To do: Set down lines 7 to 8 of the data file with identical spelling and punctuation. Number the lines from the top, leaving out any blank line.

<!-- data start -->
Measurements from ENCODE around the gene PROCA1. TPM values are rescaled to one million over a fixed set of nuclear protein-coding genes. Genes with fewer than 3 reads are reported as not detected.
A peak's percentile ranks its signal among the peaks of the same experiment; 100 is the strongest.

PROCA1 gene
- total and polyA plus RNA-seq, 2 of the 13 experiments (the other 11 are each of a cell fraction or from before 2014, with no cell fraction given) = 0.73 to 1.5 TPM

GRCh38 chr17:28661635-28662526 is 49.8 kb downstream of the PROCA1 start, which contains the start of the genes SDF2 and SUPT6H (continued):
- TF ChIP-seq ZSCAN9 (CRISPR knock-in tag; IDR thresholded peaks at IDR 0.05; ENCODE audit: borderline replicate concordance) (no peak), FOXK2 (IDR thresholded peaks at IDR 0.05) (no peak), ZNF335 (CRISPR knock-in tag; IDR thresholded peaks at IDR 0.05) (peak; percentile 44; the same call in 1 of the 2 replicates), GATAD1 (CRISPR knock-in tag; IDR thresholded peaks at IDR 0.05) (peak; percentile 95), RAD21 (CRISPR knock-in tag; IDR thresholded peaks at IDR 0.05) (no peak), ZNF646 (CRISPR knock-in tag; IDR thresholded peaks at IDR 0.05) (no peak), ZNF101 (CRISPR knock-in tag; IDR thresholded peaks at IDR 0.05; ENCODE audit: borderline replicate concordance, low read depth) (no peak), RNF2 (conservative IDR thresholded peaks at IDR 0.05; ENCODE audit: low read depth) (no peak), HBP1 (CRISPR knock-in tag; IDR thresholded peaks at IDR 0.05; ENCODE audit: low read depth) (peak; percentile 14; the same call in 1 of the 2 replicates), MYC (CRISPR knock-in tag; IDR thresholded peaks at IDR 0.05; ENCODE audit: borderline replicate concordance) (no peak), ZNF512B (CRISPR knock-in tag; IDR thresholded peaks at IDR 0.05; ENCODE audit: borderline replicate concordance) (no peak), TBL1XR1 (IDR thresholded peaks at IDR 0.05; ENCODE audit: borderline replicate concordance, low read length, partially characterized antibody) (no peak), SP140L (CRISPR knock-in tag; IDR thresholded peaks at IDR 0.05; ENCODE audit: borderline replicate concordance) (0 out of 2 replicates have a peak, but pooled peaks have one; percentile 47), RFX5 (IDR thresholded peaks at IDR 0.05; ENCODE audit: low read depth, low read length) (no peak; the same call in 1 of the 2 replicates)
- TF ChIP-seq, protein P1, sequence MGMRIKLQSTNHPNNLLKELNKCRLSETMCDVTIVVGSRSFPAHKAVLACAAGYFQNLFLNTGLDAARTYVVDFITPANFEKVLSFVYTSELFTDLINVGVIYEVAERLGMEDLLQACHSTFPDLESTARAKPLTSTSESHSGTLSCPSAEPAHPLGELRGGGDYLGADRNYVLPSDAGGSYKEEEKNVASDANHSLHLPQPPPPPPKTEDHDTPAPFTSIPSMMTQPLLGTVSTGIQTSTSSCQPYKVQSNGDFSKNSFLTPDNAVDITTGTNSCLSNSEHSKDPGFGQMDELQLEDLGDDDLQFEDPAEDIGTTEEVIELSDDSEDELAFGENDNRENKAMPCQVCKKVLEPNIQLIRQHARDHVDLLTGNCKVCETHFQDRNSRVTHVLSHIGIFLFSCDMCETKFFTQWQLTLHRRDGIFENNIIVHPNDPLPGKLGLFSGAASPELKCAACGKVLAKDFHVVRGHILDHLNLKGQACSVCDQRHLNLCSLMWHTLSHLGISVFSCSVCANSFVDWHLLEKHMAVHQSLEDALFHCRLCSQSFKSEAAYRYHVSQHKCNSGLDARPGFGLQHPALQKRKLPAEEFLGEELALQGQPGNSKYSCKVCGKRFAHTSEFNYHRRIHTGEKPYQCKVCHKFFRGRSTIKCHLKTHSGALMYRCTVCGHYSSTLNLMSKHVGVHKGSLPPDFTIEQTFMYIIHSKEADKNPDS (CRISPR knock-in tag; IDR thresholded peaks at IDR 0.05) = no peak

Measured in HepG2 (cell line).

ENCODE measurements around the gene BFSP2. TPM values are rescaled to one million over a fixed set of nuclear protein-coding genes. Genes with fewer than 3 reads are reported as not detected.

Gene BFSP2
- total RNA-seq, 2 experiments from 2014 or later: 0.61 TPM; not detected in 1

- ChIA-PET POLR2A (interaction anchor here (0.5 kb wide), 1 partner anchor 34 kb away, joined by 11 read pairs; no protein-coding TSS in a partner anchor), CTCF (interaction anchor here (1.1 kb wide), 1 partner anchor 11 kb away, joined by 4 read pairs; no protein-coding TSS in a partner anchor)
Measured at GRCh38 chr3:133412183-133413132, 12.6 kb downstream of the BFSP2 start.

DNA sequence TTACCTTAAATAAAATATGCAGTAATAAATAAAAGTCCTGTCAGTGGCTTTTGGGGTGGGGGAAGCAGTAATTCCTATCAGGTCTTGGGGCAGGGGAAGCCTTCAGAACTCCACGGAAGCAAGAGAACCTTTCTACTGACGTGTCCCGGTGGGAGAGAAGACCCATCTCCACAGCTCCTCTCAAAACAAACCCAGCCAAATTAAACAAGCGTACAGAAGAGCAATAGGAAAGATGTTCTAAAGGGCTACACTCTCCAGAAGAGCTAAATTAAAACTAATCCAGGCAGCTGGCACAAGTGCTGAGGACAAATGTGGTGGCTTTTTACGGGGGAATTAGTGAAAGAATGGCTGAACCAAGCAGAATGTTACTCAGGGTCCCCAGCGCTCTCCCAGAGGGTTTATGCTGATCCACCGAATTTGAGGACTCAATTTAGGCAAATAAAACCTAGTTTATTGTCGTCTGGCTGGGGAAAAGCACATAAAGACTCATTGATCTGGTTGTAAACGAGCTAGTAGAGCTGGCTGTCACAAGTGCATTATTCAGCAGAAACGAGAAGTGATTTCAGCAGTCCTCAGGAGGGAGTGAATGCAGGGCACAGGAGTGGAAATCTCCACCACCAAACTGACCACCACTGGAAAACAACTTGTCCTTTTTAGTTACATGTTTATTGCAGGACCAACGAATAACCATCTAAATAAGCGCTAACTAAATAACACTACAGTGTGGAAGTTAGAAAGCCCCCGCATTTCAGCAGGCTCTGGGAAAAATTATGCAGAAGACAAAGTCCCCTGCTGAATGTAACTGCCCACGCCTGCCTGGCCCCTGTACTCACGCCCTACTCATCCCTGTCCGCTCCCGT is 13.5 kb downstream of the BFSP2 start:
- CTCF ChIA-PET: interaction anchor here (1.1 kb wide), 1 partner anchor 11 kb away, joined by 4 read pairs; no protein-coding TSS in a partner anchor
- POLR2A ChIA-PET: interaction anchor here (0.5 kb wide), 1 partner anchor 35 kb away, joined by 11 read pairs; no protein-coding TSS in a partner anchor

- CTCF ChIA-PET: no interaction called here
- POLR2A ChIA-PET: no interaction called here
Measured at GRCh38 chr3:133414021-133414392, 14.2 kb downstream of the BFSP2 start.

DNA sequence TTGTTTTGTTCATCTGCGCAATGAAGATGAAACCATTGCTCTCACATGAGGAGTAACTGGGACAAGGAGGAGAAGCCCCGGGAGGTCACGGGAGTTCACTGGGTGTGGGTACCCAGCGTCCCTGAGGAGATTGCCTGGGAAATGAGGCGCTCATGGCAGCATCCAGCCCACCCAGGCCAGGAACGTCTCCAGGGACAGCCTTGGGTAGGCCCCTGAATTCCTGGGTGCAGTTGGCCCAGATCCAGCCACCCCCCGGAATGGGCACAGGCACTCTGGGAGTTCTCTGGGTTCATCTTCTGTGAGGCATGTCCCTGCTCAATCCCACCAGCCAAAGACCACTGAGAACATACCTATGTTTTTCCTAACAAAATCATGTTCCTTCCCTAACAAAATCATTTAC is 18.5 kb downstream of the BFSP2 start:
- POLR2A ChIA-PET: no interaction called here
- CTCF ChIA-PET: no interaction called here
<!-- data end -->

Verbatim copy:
- TF ChIP-seq, protein P1, sequence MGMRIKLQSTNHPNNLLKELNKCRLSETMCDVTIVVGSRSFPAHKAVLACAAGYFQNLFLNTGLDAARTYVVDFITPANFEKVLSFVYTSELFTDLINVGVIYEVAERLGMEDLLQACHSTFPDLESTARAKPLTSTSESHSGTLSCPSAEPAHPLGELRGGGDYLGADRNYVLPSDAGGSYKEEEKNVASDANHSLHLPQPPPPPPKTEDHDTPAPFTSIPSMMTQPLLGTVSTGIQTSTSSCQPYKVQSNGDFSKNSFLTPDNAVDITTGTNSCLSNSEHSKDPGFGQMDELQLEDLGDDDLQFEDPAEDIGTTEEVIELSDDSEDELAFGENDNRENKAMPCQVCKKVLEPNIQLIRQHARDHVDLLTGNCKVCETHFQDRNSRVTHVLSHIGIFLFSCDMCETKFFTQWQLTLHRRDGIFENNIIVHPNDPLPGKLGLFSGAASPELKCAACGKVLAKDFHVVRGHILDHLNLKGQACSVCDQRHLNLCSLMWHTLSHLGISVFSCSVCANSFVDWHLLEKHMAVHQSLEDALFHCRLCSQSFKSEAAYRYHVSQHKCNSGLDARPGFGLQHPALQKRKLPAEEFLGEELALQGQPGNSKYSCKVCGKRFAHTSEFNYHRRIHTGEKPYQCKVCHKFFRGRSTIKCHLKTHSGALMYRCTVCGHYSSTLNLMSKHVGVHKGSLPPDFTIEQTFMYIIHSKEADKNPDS (CRISPR knock-in tag; IDR thresholded peaks at IDR 0.05) = no peak

Measured in HepG2 (cell line).